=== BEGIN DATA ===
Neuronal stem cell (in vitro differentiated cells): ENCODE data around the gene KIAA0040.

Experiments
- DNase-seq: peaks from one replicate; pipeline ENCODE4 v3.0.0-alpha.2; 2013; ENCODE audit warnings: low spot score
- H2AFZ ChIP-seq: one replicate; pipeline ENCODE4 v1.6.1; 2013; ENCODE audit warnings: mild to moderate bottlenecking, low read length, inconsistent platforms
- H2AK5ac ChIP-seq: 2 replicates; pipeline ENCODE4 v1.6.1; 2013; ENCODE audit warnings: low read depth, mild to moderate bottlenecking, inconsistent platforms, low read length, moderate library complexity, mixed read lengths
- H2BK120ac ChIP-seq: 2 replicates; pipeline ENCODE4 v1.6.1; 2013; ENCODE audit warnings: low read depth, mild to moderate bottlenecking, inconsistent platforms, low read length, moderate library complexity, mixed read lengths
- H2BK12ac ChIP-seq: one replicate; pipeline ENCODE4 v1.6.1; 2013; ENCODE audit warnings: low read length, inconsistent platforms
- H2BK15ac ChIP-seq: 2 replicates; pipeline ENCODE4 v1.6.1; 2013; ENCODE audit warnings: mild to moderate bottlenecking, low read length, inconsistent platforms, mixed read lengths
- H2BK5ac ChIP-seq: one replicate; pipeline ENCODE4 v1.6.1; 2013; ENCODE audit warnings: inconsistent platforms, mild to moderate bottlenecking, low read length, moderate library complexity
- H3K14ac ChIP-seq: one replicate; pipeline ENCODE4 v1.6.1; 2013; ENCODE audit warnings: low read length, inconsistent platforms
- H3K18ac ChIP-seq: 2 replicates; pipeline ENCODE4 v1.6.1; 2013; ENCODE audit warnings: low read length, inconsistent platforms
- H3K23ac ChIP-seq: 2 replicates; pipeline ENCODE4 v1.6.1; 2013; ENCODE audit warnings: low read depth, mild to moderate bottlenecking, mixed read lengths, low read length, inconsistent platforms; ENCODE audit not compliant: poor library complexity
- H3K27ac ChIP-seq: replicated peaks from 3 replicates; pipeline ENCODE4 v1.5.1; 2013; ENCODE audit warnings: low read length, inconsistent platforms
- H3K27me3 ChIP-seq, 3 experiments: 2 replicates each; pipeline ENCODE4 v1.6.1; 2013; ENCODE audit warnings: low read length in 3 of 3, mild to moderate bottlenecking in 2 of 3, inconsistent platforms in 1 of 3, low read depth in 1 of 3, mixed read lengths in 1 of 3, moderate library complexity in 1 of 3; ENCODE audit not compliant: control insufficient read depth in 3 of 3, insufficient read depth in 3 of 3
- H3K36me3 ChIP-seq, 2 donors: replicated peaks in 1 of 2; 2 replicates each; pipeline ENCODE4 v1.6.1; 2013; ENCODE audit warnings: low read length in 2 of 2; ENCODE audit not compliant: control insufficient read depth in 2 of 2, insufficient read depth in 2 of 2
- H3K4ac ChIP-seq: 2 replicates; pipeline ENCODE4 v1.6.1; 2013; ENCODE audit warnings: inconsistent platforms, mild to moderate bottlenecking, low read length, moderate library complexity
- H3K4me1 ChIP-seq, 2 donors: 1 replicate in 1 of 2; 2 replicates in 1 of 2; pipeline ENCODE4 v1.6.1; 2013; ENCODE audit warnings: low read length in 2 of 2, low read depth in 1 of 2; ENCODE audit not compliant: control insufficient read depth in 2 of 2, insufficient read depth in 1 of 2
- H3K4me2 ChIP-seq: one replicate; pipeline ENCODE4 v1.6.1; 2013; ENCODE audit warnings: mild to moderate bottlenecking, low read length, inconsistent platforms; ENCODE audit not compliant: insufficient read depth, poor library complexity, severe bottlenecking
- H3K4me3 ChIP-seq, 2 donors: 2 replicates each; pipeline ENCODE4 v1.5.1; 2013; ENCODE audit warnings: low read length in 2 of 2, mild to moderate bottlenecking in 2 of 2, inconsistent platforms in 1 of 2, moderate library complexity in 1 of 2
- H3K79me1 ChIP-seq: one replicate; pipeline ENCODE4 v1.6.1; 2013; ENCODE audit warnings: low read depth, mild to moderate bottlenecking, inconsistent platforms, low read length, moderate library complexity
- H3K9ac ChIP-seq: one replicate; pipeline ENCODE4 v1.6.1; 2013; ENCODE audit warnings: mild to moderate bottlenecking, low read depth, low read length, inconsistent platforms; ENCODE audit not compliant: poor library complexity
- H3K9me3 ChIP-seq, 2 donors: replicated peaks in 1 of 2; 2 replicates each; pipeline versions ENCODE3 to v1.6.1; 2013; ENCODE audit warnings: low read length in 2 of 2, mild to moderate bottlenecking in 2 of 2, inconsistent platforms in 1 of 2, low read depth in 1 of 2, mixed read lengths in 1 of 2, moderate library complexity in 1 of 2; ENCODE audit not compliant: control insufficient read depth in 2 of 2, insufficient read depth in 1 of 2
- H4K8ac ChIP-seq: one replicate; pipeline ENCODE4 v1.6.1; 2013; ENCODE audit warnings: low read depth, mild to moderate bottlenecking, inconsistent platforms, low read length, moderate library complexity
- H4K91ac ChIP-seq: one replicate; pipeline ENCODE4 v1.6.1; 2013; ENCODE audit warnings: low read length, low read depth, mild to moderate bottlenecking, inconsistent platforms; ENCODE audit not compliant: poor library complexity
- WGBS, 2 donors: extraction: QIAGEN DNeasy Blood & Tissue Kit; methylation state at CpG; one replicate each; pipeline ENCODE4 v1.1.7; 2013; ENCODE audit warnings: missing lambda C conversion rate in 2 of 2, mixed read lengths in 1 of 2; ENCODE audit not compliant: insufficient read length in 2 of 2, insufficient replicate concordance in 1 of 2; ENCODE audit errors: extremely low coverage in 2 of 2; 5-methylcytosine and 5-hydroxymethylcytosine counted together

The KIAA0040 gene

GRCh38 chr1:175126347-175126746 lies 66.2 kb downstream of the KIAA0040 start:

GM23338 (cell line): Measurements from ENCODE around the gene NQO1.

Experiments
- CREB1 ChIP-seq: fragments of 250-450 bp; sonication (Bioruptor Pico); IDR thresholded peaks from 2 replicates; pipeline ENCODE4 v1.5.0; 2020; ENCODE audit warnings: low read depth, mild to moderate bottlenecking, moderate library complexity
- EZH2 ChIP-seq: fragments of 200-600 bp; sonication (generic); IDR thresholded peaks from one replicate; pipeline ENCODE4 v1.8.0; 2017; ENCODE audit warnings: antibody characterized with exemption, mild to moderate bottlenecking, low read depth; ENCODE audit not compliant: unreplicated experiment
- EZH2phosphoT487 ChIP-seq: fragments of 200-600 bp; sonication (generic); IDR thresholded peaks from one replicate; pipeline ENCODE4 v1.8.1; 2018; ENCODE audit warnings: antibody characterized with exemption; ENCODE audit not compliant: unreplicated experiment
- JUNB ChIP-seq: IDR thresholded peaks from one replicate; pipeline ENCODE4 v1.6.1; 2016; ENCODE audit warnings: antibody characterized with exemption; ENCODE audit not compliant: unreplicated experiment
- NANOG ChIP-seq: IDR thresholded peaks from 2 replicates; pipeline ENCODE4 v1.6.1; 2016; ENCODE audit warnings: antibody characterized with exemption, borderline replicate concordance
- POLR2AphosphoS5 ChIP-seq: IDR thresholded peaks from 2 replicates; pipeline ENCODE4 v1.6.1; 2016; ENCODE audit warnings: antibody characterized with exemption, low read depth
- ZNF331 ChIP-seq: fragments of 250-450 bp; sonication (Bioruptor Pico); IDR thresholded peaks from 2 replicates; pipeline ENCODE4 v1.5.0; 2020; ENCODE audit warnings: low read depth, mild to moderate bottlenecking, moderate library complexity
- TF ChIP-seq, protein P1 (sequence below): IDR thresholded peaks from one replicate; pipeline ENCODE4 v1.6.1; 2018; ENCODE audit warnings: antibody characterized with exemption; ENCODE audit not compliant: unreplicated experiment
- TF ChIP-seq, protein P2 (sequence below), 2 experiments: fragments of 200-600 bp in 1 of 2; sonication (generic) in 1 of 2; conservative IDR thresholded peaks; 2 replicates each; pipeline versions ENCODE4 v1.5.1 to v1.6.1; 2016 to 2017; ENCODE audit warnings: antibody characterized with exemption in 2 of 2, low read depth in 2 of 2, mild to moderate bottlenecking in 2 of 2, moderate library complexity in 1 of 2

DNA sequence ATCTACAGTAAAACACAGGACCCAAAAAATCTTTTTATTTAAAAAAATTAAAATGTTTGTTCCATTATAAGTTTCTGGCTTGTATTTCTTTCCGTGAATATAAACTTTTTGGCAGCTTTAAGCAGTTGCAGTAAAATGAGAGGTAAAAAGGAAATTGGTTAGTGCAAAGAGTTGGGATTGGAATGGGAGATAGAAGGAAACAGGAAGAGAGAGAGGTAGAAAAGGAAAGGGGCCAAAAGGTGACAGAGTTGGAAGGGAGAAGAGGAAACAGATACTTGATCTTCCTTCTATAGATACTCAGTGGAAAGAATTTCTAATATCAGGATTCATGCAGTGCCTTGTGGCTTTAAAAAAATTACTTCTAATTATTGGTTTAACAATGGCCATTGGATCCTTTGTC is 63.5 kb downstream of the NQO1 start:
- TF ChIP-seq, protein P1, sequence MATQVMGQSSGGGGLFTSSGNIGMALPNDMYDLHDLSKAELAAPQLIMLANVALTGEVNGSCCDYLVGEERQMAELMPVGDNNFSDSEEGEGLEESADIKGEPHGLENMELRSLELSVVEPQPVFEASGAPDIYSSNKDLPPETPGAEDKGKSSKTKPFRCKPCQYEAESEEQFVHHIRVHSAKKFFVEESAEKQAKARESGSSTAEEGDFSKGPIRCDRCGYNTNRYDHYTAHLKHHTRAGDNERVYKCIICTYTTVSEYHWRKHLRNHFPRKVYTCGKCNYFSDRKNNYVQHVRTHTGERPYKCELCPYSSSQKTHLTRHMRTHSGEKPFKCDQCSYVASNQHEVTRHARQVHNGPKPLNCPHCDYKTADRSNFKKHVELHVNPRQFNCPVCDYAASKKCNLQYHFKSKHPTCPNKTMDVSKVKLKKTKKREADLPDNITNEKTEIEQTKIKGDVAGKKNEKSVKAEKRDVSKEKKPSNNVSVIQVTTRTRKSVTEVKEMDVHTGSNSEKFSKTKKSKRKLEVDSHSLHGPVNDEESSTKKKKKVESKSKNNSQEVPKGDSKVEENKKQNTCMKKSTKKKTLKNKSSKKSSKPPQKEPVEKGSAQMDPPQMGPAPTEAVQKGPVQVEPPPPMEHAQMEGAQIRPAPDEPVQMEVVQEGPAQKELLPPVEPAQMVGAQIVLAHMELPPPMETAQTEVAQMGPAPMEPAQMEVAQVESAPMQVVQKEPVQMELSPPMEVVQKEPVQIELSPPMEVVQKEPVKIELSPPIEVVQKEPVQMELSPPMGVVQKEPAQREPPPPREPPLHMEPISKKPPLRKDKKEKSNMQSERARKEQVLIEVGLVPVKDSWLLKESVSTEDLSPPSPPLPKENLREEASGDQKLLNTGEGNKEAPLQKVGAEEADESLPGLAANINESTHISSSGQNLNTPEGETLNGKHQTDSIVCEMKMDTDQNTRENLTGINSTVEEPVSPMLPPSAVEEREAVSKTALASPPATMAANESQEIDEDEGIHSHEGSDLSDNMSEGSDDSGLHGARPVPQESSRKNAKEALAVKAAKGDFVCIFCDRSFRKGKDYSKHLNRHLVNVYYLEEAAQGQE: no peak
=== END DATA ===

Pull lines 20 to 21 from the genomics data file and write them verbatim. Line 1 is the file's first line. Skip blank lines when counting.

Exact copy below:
- H3K79me1 ChIP-seq: one replicate; pipeline ENCODE4 v1.6.1; 2013; ENCODE audit warnings: low read depth, mild to moderate bottlenecking, inconsistent platforms, low read length, moderate library complexity
- H3K9ac ChIP-seq: one replicate; pipeline ENCODE4 v1.6.1; 2013; ENCODE audit warnings: mild to moderate bottlenecking, low read depth, low read length, inconsistent platforms; ENCODE audit not compliant: poor library complexity